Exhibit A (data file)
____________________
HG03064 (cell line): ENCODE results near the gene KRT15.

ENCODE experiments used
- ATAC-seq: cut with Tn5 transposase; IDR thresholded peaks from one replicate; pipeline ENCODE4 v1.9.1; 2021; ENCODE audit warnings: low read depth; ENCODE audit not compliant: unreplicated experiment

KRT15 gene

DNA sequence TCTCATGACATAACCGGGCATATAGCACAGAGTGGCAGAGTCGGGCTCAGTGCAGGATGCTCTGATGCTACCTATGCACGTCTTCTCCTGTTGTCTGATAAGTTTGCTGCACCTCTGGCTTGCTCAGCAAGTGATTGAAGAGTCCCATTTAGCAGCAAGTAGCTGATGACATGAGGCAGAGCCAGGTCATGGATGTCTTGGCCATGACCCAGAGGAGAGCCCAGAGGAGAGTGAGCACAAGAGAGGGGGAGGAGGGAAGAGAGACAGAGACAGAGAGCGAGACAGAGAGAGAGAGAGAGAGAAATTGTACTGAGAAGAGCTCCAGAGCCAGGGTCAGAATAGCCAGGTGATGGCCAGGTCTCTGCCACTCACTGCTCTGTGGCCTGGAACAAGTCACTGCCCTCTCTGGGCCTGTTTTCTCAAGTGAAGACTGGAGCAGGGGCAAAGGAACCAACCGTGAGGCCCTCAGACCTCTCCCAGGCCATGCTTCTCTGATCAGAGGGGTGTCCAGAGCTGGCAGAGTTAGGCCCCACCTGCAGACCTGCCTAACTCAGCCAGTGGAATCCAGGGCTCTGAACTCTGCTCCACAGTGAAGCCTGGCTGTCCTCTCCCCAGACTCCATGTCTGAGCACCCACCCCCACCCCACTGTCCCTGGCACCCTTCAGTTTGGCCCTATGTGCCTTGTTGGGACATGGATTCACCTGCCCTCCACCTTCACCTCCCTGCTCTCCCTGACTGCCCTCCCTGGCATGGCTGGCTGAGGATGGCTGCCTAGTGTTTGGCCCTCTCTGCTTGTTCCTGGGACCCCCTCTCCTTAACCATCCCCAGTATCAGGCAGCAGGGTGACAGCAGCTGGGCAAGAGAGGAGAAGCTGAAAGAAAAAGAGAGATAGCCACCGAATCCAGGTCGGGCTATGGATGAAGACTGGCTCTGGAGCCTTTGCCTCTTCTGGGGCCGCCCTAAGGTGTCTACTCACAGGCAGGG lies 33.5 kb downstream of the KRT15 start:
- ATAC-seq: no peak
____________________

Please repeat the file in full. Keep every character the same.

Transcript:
HG03064 (cell line): ENCODE results near the gene KRT15.

ENCODE experiments used
- ATAC-seq: cut with Tn5 transposase; IDR thresholded peaks from one replicate; pipeline ENCODE4 v1.9.1; 2021; ENCODE audit warnings: low read depth; ENCODE audit not compliant: unreplicated experiment

KRT15 gene

DNA sequence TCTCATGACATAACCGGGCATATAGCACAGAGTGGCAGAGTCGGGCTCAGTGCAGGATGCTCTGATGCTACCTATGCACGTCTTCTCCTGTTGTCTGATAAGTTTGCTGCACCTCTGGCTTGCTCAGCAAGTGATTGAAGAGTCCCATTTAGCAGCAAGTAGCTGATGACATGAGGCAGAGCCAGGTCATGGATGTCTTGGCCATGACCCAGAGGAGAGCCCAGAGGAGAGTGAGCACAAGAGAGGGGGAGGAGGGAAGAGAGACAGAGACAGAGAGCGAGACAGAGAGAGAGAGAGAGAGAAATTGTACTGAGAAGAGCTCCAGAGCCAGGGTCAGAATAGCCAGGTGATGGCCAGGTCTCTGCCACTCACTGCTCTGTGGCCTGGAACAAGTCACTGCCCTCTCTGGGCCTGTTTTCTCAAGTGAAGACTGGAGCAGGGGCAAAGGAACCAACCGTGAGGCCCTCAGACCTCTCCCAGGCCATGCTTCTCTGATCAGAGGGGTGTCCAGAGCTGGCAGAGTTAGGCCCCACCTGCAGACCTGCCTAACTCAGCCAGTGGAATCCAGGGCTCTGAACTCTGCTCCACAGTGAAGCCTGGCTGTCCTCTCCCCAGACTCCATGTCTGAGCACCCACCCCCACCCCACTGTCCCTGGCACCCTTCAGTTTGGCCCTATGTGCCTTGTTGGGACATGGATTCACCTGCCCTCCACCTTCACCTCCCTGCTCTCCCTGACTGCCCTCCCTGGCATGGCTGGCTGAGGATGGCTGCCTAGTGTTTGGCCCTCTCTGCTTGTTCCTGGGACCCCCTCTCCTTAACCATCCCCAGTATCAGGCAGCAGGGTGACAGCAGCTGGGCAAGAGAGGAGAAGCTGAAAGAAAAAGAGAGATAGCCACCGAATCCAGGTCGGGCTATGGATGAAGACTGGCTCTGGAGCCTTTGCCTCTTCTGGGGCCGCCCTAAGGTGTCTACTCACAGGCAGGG lies 33.5 kb downstream of the KRT15 start:
- ATAC-seq: no peak